Beauty and power on the inside, strength and durability on the outside
Expertise and Innovation - Stories by Coats
Around the world, drivers will spend up to 320 hours per year in their automobile traveling to and from work. To better enhance this time, making it more enjoyable and safe, new materials and stitching techniques are being employed.
The early 1800’s was dedicated to perfecting the engine, going from steam power to internal combustion to gasoline. In the 1900’s seat belts and airbags become new safety car options and the steering wheel was introduced. Today, the automotive industry is progressing at lightning speed with focus on both the interior and exterior.
With over 50% of an automobile being made of textiles, the interior is aesthetically very important to consumers. From the material used to construct the seats to the sewing threads meant to bind them together, colours are intended to complement each other and enhance an automotive’s beauty.
With these attributes in mind, customers are zeroing in on the use of technology and advanced materials, from 'smart' electronics in the interior to the replacement of metal with new materials for the exterior.
Remember when interacting with the comfort systems of the car involved manual dials or push buttons? Now imagine this interaction being completely hands free. With the swipe of your hand over certain areas, you could be able to adjust the heating and cooling system and seats could monitor your body temperature making it completely comfortable just for you.
Consider a concept from Erik Stensrud, former student at The Art Center College of Design in Pasadena, CA. Stensrud’s concept used traditional materials to alter the use of digital or manual functions by creating a touch-sensitive, directional baseball-style stitching on areas of the car previously controlled by knobs or buttons, such as the steering wheel or console. These stitches, made with a new carbon fibre material engineered thread, work in conjunction with knobs and are connected to the vehicle’s head-up display. The stitches could eliminate many interior switches and buttons, allowing designers the ability to create a more streamlined, elegant looking interior for the future.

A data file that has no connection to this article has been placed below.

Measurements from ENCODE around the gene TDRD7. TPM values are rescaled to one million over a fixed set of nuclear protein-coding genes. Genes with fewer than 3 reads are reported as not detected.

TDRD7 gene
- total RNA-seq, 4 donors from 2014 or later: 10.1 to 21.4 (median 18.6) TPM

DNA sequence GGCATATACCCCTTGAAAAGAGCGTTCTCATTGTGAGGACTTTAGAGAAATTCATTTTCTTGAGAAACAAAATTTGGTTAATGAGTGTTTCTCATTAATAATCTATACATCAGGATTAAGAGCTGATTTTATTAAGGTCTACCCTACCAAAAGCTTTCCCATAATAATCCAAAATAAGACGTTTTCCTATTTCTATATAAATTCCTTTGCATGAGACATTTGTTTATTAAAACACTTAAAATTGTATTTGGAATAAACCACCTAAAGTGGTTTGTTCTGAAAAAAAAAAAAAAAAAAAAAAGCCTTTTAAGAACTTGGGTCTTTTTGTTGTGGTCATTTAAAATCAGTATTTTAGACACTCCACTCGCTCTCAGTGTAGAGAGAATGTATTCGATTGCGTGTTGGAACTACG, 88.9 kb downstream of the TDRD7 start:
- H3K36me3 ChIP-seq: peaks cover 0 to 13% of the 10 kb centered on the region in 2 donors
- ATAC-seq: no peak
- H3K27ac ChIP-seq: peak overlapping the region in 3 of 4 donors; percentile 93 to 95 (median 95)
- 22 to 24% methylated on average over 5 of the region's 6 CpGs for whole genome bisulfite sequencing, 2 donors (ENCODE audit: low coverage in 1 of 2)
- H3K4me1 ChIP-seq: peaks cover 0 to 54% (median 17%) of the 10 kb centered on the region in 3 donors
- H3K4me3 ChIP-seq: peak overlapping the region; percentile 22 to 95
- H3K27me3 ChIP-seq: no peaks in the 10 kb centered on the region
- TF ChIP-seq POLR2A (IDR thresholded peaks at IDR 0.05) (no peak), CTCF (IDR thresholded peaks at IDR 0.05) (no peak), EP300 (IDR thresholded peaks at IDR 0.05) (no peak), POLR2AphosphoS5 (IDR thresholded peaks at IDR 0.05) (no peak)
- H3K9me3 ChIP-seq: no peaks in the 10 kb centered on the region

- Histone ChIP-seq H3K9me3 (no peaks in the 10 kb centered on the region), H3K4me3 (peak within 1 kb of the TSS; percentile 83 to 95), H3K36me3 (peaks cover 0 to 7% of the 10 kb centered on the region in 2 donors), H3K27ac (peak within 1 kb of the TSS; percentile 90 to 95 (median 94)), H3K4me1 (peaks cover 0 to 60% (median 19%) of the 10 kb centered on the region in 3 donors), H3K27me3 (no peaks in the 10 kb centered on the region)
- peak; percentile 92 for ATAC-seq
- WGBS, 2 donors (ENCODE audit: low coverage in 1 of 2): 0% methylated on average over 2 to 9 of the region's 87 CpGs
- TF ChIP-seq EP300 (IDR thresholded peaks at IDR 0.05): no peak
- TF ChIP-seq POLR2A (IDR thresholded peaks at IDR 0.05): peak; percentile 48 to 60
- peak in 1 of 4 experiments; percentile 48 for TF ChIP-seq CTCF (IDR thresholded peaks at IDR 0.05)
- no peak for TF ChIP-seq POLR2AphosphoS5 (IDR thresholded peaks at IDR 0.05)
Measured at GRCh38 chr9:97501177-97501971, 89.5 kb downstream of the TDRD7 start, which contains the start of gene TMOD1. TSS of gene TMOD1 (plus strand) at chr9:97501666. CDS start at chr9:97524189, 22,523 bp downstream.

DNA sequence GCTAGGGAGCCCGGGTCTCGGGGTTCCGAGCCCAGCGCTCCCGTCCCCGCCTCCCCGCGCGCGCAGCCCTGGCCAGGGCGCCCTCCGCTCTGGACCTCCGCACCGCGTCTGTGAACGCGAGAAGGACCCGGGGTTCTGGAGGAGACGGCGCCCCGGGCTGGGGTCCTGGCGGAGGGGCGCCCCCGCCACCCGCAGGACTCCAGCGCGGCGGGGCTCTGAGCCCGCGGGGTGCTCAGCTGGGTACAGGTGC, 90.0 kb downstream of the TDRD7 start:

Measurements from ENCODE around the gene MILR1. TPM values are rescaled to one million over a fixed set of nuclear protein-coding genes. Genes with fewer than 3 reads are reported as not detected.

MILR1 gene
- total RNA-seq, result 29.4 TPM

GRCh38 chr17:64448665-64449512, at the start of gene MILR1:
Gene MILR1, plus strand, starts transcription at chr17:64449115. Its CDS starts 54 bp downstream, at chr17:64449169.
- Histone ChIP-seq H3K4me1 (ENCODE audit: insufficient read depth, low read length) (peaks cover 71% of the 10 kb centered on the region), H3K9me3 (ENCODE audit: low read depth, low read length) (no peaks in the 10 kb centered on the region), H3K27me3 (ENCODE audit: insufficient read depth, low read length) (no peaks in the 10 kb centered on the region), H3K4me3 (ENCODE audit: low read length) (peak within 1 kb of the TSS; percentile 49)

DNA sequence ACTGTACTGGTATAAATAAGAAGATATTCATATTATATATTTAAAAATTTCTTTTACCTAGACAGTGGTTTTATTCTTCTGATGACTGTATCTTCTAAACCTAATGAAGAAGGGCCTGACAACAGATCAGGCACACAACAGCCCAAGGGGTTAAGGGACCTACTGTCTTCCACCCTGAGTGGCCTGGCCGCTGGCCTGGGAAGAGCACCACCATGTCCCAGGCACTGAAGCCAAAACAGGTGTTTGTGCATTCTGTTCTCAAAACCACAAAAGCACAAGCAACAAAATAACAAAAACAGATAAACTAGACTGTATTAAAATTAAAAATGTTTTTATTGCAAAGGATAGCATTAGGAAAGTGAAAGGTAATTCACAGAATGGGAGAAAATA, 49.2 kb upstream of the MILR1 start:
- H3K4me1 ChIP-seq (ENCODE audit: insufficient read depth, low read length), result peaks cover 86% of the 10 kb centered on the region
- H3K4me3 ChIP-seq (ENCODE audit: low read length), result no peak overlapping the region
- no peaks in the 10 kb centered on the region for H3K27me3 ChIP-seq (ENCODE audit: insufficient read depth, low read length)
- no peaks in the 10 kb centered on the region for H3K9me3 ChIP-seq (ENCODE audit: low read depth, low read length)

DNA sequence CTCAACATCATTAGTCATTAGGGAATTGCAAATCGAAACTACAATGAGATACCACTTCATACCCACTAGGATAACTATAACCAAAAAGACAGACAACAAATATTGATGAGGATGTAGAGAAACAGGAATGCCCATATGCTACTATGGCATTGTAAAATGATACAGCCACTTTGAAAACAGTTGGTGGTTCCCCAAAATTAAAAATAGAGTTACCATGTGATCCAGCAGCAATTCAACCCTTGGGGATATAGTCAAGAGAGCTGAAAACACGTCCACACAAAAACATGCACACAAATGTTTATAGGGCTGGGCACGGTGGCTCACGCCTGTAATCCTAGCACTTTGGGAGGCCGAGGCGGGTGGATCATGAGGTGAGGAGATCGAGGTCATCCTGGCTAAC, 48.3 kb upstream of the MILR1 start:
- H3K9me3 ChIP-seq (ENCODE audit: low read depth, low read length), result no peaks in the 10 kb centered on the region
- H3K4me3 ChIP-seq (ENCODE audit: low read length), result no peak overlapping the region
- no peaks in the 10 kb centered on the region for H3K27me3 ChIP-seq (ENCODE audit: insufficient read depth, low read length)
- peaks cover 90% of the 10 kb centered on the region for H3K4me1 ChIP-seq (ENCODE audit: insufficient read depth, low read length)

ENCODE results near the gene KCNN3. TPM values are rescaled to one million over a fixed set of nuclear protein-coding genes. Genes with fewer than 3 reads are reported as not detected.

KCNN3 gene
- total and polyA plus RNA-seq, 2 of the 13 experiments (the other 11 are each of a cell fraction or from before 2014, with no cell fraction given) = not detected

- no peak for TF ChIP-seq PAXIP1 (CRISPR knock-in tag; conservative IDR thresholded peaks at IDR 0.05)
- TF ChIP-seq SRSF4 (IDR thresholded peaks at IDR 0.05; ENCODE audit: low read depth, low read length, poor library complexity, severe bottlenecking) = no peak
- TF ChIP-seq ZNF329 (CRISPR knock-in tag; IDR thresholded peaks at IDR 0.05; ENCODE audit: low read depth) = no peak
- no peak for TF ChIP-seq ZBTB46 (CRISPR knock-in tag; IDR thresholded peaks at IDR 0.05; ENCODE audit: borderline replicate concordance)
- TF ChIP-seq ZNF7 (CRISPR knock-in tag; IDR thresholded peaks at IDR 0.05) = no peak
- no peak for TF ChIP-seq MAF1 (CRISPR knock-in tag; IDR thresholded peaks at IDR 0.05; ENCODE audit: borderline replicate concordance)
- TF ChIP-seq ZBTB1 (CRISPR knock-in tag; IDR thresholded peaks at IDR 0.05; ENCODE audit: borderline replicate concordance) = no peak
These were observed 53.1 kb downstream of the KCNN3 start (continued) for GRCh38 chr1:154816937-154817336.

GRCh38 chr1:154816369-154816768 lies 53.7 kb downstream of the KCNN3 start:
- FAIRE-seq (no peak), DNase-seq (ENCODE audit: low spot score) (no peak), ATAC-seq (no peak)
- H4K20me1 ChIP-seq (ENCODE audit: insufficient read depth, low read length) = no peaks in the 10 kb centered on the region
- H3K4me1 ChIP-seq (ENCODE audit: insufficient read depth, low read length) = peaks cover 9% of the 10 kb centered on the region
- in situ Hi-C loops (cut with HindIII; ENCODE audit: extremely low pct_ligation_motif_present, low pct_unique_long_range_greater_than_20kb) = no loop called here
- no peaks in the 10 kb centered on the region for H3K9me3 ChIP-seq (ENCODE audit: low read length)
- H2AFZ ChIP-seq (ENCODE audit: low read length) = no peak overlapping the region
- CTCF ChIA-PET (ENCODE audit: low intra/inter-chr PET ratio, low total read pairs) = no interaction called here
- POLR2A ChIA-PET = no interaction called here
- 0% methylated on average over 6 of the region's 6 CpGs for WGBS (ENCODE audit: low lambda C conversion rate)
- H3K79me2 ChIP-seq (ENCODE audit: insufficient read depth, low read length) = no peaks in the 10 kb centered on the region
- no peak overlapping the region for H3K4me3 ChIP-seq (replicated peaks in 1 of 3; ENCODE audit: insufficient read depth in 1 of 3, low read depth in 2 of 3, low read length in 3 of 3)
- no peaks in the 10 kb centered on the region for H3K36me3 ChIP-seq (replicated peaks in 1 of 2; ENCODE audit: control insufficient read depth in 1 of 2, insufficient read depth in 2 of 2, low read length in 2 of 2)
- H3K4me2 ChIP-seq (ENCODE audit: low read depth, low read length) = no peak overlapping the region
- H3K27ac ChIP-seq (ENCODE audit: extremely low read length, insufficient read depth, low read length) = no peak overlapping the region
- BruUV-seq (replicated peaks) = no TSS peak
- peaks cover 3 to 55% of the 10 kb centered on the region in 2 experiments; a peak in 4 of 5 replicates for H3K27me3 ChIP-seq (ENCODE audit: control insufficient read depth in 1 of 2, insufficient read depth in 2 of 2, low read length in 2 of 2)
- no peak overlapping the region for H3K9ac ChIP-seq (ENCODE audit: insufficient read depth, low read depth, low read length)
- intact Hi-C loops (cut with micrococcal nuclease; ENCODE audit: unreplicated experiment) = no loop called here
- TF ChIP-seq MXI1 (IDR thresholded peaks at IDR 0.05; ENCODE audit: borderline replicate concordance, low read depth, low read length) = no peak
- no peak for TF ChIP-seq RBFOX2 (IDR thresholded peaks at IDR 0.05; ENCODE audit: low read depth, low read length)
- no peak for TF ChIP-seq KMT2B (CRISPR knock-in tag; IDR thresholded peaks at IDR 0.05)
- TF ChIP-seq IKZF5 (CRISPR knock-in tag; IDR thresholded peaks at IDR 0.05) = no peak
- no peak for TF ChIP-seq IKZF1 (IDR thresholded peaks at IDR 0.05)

"I wanted the reaction to be more emotional with the car. My idea was when you’re using more of your senses, the attachment with your car will be stronger. I ended up focusing on touch. Keep your eyes on the road all the time but keep in touch using touch."
Materials and technologies used in racing cars such as Formula One are quickly evolving to mainstream automotive manufacturing due to the want for high-speed, low-weight and crash-resistance materials. To meet this, components traditionally manufactured with aluminum and other metals are now being replaced with composites, which are more lightweight, provide high strength and meet the safety requirements of today’s consumers.
In 2013, BMW led the way with the i3/i8 model line. Now, in 2017, nearly every global manufacturer is using composites of some fashion in their automotives.
Other industry leaders:
Need a traditional sewing thread? We recommend:
Coats Neophil is a bonded nylon thread which caters to every sewing application in the automotive sector
Coats Gral is a lubricated polyester, which offers uniform, balanced seams for automotive interiors and seat belts.
Looking to create the automotive of the future? We recommend:
Coats Magellan, is a range of uniquely conductive composite yarns capable of modulating currents and leading away electrostatic charges.
Coats Synergex is a custom range of composite fibres, which can be commingled as well as twisted in order to be the perfect harmony of strength, weight and performance